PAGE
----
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According to the ministry, the association has some NIS 3.7 million in cash and is not experiencing any cash flow problem. It was also decided to form an acting committee that in the coming months will continue to work with the various cultural institutions, and the finance ministry-appointed accountant who oversees operations will stay on for three more months.

Nevertheless, the crisis in the association is far from over: The chairman of Omanut Laam's managing committee, Israel Gal, said yesterday that the association's activity is still on hold. Last week Gal informed Livnat that the employees have been sent out on a 'centralized vacation' and that later their work will cease altogether.

At yesterday's meeting the ministry's management presented Livnat with the report published in the wake of the accompanying treasurer's work. Because of the severe facts that have emerged, the ministry's management demanded that Omanut Laam's director general Amir Isbi resign forthwith.

Senior officials said that all the members of the previous management, who were in office during the previous minister's tenure, are responsible for the report. At the end of the meeting it was decided to appoint a special team headed by Avraham Natan, who heads the administration that deal with culture in the communities in the Israeli Council for Culture and Art, and who should, in the coming days, attend to the urgent handling of the crisis that engulfs the association.

According to the report, Isbi and the previous minister Ghaleb Majadle violated procedures and acted against the professional advice of officials in the association. Events, shows and festivals were produced that caused a huge cost overrun. Haaretz first reported this conduct in January 2009.

Last week Omanut Laam's workers gathered and wrote minister Livnat, and at the same time also the attorney general, the state comptroller and the registrar of non-profit associations in the finance ministry. They wrote that during the past three years the association has been going through a series of crises caused by failing managements, and that "the crises peaked last year due to severely defective behavior by the director general and the current management."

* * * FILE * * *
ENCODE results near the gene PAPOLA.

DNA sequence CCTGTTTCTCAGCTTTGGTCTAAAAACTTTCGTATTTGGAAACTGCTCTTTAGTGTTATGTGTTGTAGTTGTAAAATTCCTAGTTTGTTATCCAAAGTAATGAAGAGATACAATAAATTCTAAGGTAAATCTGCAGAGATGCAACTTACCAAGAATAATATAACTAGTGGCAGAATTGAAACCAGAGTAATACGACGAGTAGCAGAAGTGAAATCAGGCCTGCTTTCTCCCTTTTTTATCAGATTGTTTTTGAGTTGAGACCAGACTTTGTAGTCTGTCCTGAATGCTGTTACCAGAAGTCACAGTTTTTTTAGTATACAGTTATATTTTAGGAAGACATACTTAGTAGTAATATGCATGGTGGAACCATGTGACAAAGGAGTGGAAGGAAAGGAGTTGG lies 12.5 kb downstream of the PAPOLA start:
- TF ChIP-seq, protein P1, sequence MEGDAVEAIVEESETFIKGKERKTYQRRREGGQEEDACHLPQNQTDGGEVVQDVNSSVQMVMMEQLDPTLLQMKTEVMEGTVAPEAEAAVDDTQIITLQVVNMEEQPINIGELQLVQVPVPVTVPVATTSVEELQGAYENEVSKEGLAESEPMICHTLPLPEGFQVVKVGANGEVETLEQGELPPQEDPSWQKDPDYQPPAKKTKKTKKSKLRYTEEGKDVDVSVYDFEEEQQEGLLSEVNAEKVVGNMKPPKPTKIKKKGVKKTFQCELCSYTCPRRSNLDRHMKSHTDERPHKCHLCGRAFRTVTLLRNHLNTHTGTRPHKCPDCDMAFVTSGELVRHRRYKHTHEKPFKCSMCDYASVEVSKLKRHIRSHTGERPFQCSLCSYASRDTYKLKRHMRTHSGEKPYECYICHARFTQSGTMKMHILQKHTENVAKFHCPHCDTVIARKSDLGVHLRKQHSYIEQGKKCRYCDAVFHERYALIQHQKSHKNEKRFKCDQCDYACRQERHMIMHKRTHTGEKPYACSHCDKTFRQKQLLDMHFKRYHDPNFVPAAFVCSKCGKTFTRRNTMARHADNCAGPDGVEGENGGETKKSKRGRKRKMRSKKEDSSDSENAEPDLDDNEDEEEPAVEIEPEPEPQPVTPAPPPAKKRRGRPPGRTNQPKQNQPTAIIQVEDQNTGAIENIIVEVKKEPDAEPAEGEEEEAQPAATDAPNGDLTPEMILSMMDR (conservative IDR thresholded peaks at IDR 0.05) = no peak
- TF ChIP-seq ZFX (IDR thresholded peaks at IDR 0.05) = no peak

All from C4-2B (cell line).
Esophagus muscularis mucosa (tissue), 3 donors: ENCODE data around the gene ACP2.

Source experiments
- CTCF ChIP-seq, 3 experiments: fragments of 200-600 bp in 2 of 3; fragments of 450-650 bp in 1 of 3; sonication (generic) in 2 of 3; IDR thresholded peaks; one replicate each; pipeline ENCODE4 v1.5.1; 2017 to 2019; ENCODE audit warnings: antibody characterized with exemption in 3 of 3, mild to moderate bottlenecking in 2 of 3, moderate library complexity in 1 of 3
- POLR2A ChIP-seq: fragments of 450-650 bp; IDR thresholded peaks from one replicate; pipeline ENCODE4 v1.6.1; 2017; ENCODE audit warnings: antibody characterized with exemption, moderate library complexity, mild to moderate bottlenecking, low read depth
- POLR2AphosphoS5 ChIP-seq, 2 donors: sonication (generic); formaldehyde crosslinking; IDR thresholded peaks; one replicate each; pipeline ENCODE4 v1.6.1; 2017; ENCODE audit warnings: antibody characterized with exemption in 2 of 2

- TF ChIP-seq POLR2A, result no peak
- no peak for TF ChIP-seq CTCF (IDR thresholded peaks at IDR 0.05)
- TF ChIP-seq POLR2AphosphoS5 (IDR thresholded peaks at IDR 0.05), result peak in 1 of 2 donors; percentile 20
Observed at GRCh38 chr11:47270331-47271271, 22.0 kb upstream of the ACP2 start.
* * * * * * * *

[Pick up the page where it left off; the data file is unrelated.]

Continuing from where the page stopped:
Commenting on the Culture and Sport Ministry's announcement, Gal said yesterday: "As the association's new management, we have come to improve it and make it more efficient. I do not understand the Culture Ministry's behavior: A complete stoppage of money transfers and dialogue. We are the ones who exposed the faults; we are the ones who approved the treasurer's entry; it is us who introduced criteria and procedures to the association's work. We - and not the minister - are the ones who launched the efficiency program so that there will be more money for culture in the periphery."

Gal said that he has been in office since February, and is the association's first chairman who has volunteered his services and is not being paid. "I have a feeling that it is not the report nor the criticism that interest the ministry, but appointments and jobs," he added. "Otherwise, they would have acceded to our requests to meet and transfer money owned us long ago, as the finance ministry-appointed accountant demanded. It's not too late to talk to us. The Omanut Laam association is important for the communities in which it functions, and I call upon the minister to sit down and talk rather than initiate wars."

"To my regret, until there will be such a dialogue the association's offices will be closed as an act of managerial and economic responsibility. If I do not get money I cannot undertake activity. During Operation Cast Led we organized artists' appearances that cost NIS 1 million, but until today the Culture Ministry has not paid us. Until today we have not received the money. This is not governmental culture. "

The Culture Ministry commented that "the treasurer's data speaks for itself."